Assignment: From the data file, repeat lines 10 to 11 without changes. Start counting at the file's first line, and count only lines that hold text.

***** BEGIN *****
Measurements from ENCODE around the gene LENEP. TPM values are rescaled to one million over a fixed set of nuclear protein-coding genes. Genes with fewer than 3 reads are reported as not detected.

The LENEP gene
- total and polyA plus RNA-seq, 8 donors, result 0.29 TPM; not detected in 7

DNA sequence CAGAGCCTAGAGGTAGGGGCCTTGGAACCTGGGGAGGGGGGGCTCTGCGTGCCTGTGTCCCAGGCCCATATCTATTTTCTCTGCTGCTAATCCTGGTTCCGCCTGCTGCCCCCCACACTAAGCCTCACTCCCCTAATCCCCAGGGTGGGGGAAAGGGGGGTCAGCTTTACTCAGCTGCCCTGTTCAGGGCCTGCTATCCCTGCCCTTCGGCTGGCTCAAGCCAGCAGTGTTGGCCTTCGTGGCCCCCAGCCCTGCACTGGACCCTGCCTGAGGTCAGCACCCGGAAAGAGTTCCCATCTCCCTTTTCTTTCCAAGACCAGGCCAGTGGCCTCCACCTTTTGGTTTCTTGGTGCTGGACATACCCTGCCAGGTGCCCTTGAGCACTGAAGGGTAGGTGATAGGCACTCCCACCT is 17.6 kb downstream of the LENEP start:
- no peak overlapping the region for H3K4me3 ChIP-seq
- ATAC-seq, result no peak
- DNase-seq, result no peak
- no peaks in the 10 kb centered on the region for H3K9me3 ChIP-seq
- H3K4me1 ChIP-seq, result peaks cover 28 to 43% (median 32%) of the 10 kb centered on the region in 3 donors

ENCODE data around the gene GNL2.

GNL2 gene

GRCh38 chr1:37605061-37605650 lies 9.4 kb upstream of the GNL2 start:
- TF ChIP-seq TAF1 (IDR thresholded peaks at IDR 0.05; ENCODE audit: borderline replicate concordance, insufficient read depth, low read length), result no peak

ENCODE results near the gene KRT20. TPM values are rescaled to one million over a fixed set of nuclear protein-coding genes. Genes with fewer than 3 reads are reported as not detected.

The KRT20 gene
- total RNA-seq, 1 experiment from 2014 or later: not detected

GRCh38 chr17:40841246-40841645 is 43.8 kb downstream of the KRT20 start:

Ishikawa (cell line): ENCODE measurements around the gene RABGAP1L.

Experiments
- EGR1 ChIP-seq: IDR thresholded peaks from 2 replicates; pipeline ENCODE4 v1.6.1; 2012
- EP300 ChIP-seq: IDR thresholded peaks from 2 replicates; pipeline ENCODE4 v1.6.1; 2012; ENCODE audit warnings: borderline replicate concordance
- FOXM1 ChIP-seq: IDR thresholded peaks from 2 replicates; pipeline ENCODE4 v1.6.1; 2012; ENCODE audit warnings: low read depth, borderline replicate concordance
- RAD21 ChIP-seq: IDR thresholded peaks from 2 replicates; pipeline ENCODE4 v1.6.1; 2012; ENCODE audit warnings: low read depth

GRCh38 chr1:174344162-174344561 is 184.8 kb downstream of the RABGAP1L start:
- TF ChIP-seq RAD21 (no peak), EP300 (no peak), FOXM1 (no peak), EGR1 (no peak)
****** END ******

ENCODE data around the gene GNL2.

GNL2 gene